The office visit
“This is So-and-so, principal of the abc elementary school.”
I knew exactly who she was. “Oh, hi!” I said. Was I being too cheerful? While we had chatted cordially while I was at school for one thing or another and I had received many a recorded message from her over the years, the personal call felt a little ominous to me.
“We have a problem.”
“We do? Who is we?”
“Your youngest. He’s sitting in my office.”
“Oh, no! Really? Him?”
“Can you come in?” I had told my son’s teacher during our conversation after the last almost-office visit (averted when my son decided to make a “better choice” at the last minute while on the way to the office) that I was just up the street and would be happy to come in and support any sort of disciplinary action.
“Okay, I’ll be there in 5 – no 10 – minutes.” I remembered I wasn’t all the way dressed in leaving-the-house clothes. I picked up my office phone and realized that the conference call was about to conclude anyway so I hung up, and sent an IM to the moderator to apologizing for the premature hangup, since I know how rude it is to hear people beeping out at the conclusion of a meeting before it’s actually over, and set my online status to “stepped away.”
I slipped on a jean skort and changed from my athletic slide shoes to a pair of “dress flip flops,” rearranged my hair and was on my way. When I got to the school, I realized I better get rid of the gum I was chewing, but added lip gloss to my otherwise un-made up face. (My mom never went anywhere without lipstick, and while my brother and I used to bust her about it, now I have become her.) I felt like I was the one in trouble.
I got to the office and the office ladies said, “No need to sign in!” Apparently they all knew I wasn’t there to volunteer that day.
I saw my son sitting in the inner sanctum of the office eating his lunch. Mrs. So-and-so headed me off and debriefed me. I imagined he was having a hard time getting back into the swing after being out of school sick for four days during his second full week of kindergarten. Or maybe he just really didn’t feel like doing the work. Or both.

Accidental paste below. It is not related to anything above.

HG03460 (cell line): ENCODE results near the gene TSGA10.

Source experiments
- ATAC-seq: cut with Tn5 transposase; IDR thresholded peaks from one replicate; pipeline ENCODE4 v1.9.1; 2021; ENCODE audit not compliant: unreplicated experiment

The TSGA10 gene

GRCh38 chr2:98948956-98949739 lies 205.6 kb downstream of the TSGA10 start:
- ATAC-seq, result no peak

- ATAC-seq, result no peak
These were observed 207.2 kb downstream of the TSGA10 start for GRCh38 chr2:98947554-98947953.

We sat down and together with him and I listened as she gave me the little-ears overview of the situation: my son has a disrespectful attitude and refused to do his work, and some of the things that he had told her, such as, “My brothers want me to get in trouble.”
And though I had the sense that my comments hadn’t been necessary up to that point, I chimed in, “Of course they don’t, honey – do you know neither one of them have ever had an office visit?” I wasn’t going to let his brothers be the scapegoats, a recurring theme in our family in which he reveled and through which I had begun to see.
Ultimately, my son’s teacher came in to join the meeting. When he apologized, they returned to class together, and I returned to my home office for my 12:00 p.m. conference call, feeling once again like “the worst mother in the world.” In fact I obsessed about that for the whole hour with my walking buddies later that afternoon.
That evening at dinner, before I could bring it up, my youngest blurted out the story of his office visit to his brothers.
“Wait, what?” his oldest brother perked up.
“No, you didn’t! Really? What did you do?” my middle son asked.
“I didn’t want to do my work and I pushed the papers off the table. I said ‘whatever’ and ‘I don’t care’ to Mrs. So-and-so.”
And, because my youngest had dragged his brothers through the mud, I added, “He told the principal that you guys wanted him to get in trouble.” The ensuing conversation went something like this.
Oldest: “We do not!”
Middle: “You can’t tell her that!”
Oldest: “Oh my gosh, I’m embarrassed that you’re my brother!”
I gasped inwardly and put my hand on my youngest’s knee. “See, they definitely don’t want you to get in trouble. I don’t want you to get in trouble either!”
Middle: “Geez, just because you don’t wanna to do something doesn’t mean you don’t haveta do it!”
Oldest: “Yeah, and you can’t talk back to your teacher! That’s like, really bad.”
Middle: “Yeah – really, really bad!”
My youngest looked at his brothers with wide eyes and said nothing, but the gears must have been turning because it’s been a week and I haven’t received any more phone calls from school officials.